There are 27 VLCCs and suexmax tankers with a combined capacity of 43 million barrels, waiting off Basra, shipping data on the Reuters Eikon terminal showed, about twice the norm.

    The delays are likely to continue throughout April and could only ease in May, said Omar Al Jarah, a surveyor at maritime consultancy Alwan Marine in Sharjah, as the port struggles with the country's rising crude output.

    Iraq exported an average of 3.26 barrels of oil per day (bpd) through its southern terminals in March, up from 3.22 million bpd the previous month and just 2.5 million bpd in 2010.

    Port officials were not immediately available for comment.


    Some of the tankers, which would stretch more than 8 kms (5 miles) if placed end-to-end, have been waiting three weeks to load crude from Basra Oil Terminal, according to ship tracking data and port agents.

    Sources said the current waiting time to load Basra heavy crude is 18-19 days, compared with an average time of 5-10 days.

    Basra Oil Terminal has seven loading berths but only a single point mooring facility, SPM No. 3, is being used to load Iraqi heavy crude, port agents and brokers said.

    Three of the terminal's berths are closed for maintenance, a Singapore-based tanker broker said.

    Rough weather is making it difficult for pilot boats to operate which is adding to the delays, Al Jarah said.

    As the delays bind tankers outside Basra, rates for very large crude carriers (VLCCs) jumped from around 50 on the Worldscale measure on March 1 to around 90 on April 1, doubling in cost from $37,250 to $74,700 per day, shipping data showed.

    The captain of one ship that has been waiting for two weeks told Reuters by phone he had been given no information when the ship would be allowed to moor and load cargo.

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    U.S. Justice Dept will sue to stop Halliburton, Baker Hughes merger: source

    The U.S. Justice Department will file a lawsuit as soon as this week to stop oilfield services provider Halliburton Co from acquiring smaller rival Baker Hughes Inc, a source familiar with the matter said on Tuesday.

    The antitrust lawsuit could potentially scupper the deal that was first announced in November 2014 to combine the No. 2 and No. 3 oil services companies. Since then, oil prices have fallen by more than 55 percent.

    Faced with opposition from the Justice Department, the companies may either cancel the planned tie-up or fight the government in court. The deal is one of several that antitrust enforcers have rejected as illegal during the recent wave of mergers of large, complex companies.

    Halliburton and Baker Hughes both declined comment.

    The two sides had been discussing asset sales aimed at saving the deal, which was originally valued at $35 billion but is now valued at about $25 billion based on the decline in Halliburton shares.

    If the deal collapses due to antitrust concerns, Halliburton must pay Baker Hughes a $3.5 billion breakup fee, according to regulatory filings.

    The proposed deal also has hit headwinds in Europe, where the European Union's competition authority was concerned that the proposed merger would reduce competition and innovation in more than 30 product markets. Regulators in Australia also flagged concerns about the massive tie-up.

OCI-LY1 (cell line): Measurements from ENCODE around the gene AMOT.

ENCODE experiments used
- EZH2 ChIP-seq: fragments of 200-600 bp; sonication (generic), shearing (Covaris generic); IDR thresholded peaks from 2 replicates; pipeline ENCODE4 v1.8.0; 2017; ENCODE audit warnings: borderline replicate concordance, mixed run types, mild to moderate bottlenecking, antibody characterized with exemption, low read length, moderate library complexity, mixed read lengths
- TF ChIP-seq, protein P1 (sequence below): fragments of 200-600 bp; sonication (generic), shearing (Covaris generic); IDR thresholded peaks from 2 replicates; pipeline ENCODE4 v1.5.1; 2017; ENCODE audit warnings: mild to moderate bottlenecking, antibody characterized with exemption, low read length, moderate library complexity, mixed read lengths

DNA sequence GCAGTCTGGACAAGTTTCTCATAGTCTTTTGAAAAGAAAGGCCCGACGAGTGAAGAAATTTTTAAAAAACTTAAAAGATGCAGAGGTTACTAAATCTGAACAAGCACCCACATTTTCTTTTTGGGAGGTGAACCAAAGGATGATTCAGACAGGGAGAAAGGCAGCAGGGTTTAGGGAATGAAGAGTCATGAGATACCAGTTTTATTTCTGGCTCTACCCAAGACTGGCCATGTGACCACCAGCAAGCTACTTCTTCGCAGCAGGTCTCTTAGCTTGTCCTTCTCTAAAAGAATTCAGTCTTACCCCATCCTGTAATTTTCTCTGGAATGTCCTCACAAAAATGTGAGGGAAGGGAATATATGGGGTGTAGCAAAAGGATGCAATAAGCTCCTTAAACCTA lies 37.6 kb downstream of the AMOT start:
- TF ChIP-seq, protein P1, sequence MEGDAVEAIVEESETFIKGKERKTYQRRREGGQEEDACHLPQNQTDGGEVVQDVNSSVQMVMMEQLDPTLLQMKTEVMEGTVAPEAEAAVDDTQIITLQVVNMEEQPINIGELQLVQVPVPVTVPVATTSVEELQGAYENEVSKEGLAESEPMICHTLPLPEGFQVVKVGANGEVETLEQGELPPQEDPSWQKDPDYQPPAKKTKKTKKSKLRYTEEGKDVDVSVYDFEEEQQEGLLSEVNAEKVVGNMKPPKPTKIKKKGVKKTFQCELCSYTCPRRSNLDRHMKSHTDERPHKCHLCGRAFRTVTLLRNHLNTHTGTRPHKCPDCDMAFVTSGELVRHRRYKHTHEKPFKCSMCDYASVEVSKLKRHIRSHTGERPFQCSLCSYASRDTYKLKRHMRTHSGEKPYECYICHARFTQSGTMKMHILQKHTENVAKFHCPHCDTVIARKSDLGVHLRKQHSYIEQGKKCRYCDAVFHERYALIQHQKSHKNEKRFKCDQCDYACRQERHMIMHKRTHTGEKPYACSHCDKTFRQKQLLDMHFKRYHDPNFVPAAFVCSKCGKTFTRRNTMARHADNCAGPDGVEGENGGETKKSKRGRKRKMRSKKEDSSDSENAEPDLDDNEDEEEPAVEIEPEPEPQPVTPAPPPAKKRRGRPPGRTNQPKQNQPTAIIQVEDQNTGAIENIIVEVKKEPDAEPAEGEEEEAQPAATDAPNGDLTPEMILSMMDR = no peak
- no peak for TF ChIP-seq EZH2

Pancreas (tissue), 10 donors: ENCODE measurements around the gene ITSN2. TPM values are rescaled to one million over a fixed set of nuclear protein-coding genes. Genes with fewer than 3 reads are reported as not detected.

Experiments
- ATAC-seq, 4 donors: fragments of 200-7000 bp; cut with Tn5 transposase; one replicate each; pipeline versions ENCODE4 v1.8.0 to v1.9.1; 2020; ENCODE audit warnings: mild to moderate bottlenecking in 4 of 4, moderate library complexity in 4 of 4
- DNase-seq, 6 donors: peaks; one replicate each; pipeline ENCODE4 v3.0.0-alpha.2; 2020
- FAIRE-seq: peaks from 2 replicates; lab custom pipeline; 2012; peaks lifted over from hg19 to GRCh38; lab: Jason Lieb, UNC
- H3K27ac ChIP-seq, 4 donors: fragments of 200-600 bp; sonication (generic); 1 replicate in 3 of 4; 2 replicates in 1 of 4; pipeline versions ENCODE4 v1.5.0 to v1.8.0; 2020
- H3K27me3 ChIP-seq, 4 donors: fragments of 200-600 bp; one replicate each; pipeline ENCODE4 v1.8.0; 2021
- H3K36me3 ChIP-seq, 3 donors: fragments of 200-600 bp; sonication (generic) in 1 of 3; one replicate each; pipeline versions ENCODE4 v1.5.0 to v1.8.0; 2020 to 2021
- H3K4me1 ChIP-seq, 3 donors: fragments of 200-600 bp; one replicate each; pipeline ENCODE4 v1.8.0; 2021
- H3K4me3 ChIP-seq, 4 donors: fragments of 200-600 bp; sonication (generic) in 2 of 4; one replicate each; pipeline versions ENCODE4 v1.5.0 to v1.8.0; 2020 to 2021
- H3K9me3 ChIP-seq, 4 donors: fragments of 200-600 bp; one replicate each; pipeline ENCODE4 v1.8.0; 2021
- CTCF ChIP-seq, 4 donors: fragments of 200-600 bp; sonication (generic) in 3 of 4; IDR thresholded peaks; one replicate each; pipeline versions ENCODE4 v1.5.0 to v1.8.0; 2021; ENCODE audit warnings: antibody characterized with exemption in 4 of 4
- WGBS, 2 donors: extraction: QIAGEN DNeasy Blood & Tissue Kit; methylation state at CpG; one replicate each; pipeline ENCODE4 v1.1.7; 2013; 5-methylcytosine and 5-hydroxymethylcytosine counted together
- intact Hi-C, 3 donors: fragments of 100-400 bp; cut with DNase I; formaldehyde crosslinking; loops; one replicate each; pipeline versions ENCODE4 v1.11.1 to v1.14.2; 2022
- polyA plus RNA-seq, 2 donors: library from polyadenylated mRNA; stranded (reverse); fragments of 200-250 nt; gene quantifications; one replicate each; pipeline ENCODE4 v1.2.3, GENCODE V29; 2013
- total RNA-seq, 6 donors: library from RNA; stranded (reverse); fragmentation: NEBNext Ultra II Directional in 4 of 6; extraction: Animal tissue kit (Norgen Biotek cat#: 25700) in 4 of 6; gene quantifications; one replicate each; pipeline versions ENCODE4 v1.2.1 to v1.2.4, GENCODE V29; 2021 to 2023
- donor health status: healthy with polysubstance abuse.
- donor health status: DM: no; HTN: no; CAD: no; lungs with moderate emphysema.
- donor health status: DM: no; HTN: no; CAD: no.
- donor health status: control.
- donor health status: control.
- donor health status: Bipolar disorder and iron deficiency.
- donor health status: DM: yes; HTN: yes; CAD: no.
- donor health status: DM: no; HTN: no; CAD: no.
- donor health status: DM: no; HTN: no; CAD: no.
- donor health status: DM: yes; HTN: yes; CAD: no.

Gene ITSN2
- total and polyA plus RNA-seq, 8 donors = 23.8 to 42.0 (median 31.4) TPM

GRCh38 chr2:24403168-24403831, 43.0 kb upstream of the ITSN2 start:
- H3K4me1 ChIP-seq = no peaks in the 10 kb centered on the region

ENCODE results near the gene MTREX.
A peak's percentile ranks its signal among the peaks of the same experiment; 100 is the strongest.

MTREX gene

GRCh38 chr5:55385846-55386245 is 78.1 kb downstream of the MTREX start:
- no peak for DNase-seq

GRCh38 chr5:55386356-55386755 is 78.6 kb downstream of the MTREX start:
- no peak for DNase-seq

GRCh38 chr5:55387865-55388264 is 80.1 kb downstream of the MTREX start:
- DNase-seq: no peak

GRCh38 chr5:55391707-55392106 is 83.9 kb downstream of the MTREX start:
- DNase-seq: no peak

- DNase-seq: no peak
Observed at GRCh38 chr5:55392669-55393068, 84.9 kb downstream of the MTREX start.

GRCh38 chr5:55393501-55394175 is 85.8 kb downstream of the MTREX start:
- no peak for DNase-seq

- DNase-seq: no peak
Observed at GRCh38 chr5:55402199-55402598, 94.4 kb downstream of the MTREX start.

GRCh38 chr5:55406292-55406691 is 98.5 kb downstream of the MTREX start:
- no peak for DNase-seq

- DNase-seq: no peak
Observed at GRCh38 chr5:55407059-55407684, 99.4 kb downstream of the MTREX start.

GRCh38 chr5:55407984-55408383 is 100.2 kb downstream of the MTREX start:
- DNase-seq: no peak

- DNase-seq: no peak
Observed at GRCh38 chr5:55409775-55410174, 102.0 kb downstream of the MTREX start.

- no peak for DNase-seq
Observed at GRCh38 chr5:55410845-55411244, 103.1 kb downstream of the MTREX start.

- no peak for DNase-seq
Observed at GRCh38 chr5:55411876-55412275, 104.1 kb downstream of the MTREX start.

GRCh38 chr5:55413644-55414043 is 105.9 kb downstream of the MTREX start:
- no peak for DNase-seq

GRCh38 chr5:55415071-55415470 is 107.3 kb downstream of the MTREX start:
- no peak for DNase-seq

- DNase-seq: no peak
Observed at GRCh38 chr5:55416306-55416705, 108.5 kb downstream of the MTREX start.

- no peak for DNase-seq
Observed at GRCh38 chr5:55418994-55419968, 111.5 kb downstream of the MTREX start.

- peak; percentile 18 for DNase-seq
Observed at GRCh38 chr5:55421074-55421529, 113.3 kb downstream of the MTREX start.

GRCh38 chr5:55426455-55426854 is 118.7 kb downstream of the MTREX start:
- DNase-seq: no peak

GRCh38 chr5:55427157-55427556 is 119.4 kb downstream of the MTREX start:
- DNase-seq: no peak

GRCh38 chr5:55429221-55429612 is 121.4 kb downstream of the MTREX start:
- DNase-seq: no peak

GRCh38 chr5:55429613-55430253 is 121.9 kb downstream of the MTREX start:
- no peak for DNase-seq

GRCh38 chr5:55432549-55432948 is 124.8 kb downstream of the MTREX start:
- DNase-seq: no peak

As far back as July 2015, Reuters reported that there were concerns in the U.S. government that the merger would lead to higher prices and less innovation.

    The Justice Department's worry then focused on two areas. One was that the drilling technology businesses that were divested would go to small companies that could not effectively compete with the two leaders. The other was that the leaders would have less incentive to innovate.

    Baker Hughes in particular has been aggressive in developing new oilfield technologies, part of its appeal to Halliburton from the beginning. Baker Hughes developed smartphone apps to help customers in the field decide in real time how best to hydraulically fracture new wells.

    Furthermore, uniting Halliburton and Baker Hughes would create a dominant leader in North Dakota with more than half the cementing market and a leading position in fracking.

    Lower oil prices had given investors hope that the companies' best path forward was together, especially as demand for their products and services evaporate as customers slashed budgets.

    The Justice Department and Federal Trade Commission, which enforce antitrust law, have filed lawsuits to stop a surprising number of deals in the past 18 months.

    The FTC stopped food distribution giant Sysco Corp from buying US Foods Inc in 2015, and is currently in court fighting Staples' merger with Office Depot.

    The Justice Department, working with the Federal Communications Commission, stopped Comcast Corp from buying Time Warner Cable in 2015. It also stopped Electrolux from buying GE's appliance business and halted a merger of tuna sellers Bumble Bee and Thai Union, which owns Chicken of the Sea.

    The Justice Department also is reviewing two controversial insurance deals -- Aetna Inc's purchase of Humana and Anthem Inc's decision to buy Cigna Corp -- amid concern they would reduce the number of national insurers from five to three.
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    Airline hedges fuel rally in later dated oil prices

    Big airlines are making waves in the oil market for the first time since prices went into a tailspin nearly two years ago, betting this may be their best chance to lock in cheap jet fuel for years to come, industry and market sources say.